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Melis Ugurlu (b.1993, Istanbul) is an editor, writer, and designer of architecture based in London. She works independently and collaboratively on projects that span interior and furniture design, research and publications, and exhibitions and installations. Melis is a contributing editor of the Avery Review and collaborates with Territorial Agency, currently on the publications of How Heavy is a City? for the 2025 Lisbon Triennale. Previously, Melis was assistant curator at the 2021 Venice Architecture Biennale, and edited for the Pavilion of Turkey, titled Architecture as Measure and led by Neyran Turan.




︎︎︎The Avery Review
︎︎︎PLAT 6.0 Absence
︎︎︎PLAT 5.5 Re:License
︎︎︎CLOG x Artificial Intelligence

Curatorial, Exhibition, Research

︎︎︎The Pavilion of Turkey, Venice Architecture Biennale 2021
︎︎︎Museum of Lost Volumes
︎︎︎STRAIT, SALT Gallery 


︎︎︎The Elephant in the Gallery
︎︎︎RSVP for Location
︎︎︎The Culture of the Ephemeral, Conglomerate, and Transient
︎︎︎New York Review of Architecture Dispatch: Bowery

Architecture, Interior

︎︎︎The Sloane Street Deli
︎︎︎Christian Louboutin, La Salvada House


︎︎︎Pliable: Bag as Billboard
︎︎︎3 Feet Deep Records

CLOG x Artificial Intelligence

Type: Print Publication


Artificial Intelligence—in particular the so-called “narrow” form of AI that has already surpassed human capabilities when it comes to specific tasks—is a ubiquitous, trusted part of our lives. But at the same time, AI is a topic that often elicits more questions than answers. Even defining “Artificial Intelligence” is no simple matter. In practice, AI today takes many forms, ranging from consumer-oriented primary points of interaction (AlphaGo, Alexa, Siri, etc.) to high-profile super-machines (DeepMind and Watson), to unseen scripts and bots operating behind the scenes.

Few topics have both piqued such curiosity and instilled so much fear, as has been demonstrated by countless fictional and non-fictional accounts and predictions concerning AI over the last century. Perhaps only one thing is certain: if today’s narrow AI eventually develops to become Artificial General Intelligence—i.e. intelligence that meets or exceeds human level intelligence—it will impact everyone and everything in our world.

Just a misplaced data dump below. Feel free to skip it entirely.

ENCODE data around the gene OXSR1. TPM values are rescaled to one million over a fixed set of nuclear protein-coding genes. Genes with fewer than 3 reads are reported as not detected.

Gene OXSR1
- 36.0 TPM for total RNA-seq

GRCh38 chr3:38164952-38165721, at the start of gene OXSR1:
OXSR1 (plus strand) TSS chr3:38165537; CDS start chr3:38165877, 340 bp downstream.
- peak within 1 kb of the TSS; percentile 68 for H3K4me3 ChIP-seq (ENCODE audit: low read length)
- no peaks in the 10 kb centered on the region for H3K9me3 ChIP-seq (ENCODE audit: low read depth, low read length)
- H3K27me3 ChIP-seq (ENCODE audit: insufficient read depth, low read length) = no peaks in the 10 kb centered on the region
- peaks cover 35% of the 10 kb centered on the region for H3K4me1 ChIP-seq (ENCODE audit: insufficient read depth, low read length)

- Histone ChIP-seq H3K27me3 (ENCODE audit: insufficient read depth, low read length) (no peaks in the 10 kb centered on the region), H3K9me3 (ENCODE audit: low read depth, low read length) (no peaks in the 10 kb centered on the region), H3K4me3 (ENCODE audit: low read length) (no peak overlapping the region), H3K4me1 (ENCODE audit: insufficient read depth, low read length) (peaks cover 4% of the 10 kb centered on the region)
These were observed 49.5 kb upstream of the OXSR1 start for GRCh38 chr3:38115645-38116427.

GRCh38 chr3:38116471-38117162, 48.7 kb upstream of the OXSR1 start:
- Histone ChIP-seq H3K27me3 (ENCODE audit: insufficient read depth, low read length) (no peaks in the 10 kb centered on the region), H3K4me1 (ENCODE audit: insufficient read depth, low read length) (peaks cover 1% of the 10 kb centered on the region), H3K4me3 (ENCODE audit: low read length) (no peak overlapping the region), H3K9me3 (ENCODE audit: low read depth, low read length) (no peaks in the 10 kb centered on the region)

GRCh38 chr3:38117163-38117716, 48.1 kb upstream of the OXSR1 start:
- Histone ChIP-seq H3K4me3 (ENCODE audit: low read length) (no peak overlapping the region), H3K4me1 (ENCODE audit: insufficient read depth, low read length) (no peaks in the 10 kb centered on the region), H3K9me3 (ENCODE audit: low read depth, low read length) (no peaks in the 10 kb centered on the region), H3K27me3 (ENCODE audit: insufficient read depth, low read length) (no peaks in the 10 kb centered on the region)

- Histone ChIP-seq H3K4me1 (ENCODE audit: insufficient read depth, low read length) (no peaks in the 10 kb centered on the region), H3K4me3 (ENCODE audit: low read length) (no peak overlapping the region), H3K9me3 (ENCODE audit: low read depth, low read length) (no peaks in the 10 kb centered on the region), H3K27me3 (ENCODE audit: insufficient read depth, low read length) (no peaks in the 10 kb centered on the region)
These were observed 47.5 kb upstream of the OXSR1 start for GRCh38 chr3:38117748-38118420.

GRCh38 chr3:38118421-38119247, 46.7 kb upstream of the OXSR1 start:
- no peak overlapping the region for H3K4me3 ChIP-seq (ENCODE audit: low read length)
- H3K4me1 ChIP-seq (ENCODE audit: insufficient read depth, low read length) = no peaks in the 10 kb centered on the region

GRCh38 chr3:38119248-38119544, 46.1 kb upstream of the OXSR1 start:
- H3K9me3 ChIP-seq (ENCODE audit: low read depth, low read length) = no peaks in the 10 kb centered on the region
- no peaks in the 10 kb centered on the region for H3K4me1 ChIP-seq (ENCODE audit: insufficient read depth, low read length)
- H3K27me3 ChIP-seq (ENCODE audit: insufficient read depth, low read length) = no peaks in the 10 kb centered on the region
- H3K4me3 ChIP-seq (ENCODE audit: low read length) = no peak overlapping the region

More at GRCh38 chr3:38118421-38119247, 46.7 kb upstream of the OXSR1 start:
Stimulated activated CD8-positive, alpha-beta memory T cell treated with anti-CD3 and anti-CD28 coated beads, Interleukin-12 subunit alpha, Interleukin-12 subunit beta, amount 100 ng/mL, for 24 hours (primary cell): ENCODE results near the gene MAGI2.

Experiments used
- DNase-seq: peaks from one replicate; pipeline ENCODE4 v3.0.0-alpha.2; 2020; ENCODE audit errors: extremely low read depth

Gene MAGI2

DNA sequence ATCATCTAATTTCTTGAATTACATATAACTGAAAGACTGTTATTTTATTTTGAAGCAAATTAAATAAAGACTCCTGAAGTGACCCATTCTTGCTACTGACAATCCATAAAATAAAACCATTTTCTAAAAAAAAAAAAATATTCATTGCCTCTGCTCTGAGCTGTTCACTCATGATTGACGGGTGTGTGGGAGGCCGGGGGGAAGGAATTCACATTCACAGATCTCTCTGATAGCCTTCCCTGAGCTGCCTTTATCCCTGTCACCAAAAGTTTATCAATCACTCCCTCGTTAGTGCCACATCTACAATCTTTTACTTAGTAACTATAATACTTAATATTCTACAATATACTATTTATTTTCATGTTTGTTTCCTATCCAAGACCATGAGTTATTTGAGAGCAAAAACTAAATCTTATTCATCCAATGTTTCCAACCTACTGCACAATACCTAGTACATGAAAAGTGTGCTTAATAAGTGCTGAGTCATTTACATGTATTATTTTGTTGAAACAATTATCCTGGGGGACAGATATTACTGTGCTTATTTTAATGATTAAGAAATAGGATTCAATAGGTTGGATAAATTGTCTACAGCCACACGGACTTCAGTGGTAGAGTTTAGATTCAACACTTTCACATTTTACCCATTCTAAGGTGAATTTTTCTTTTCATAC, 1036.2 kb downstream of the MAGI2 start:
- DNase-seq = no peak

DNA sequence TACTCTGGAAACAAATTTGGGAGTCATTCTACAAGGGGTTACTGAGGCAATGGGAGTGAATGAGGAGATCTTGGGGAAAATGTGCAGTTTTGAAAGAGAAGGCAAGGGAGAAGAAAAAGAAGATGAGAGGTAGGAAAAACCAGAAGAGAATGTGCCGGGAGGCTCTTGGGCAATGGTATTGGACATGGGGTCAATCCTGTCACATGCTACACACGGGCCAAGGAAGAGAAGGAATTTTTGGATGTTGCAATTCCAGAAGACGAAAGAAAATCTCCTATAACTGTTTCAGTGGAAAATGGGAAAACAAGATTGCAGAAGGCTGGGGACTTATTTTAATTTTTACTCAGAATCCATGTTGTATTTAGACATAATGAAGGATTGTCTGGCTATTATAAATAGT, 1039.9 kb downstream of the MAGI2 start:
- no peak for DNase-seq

But is artificial super intelligence really inevitable? Can artificial intelligence render actual human labor obsolete—not only in in traditional manufacturing jobs, but also in knowledge industries that until now have been seen as safe from automation? When might artificial intelligence actually surpass human intelligence? And ultimately, will AI lead to human prosperity or, as some argue, human extinction?

CLOG x ARTIFICIAL INTELLIGENCE will critically examine AI from its earliest speculations to its future...and ours.

Severino Alfonso, Guy Barash, Anasse Bari, Alice Cai, Savinien Caracostea, Archie Lee Coates, Rachel Coldicutt, Alex Cruse, Luiza Dale, Ashley D’Arcy, Phillip Denny, Shelby Doyle, Scott Draves, Barbara Eldredge, Ahmed Elgammal, J. David Fleig, Jeffrey Franklin, Joe Gao, Nicholas Gervasi, Kyriaki Goti, Elias Greendorfer, Neil Harbisson, William Herrmann, Andrew Heumann, Sarah M. Hirschman, Julia van den Hout, Rutger Huiberts, Patrick Jones, Bill Klein, Andrew Knott, Vanessa Kowalski, Yakov Kronrod, Frank Lantz, Eric Lawler, Emma Le Lesle, Jules Litman-Cleper, Anthony Mastromatteo, Kyle May, Flora Miranda, George Papam, Nate Patrick, Christian Pepper, Vyacheslav Polonski, Robert Prochaska, Natalee Ranii-Dropcho, Jacob Reidel, David Ruy, Nick Senske, Rachel Serfling, Frank Shepard, Sam Sidersky, Dominik Sigg, T. Craig Sinclair, Ben Sisto, Koen Smets, Benjamin Stark, Phillip Stearns, Peter Suen, Michael Szivos, M. Téllez, Loukia Tsafoulia, Melis Ugurlu, Lorenzo Villaggi, Mary Wareham

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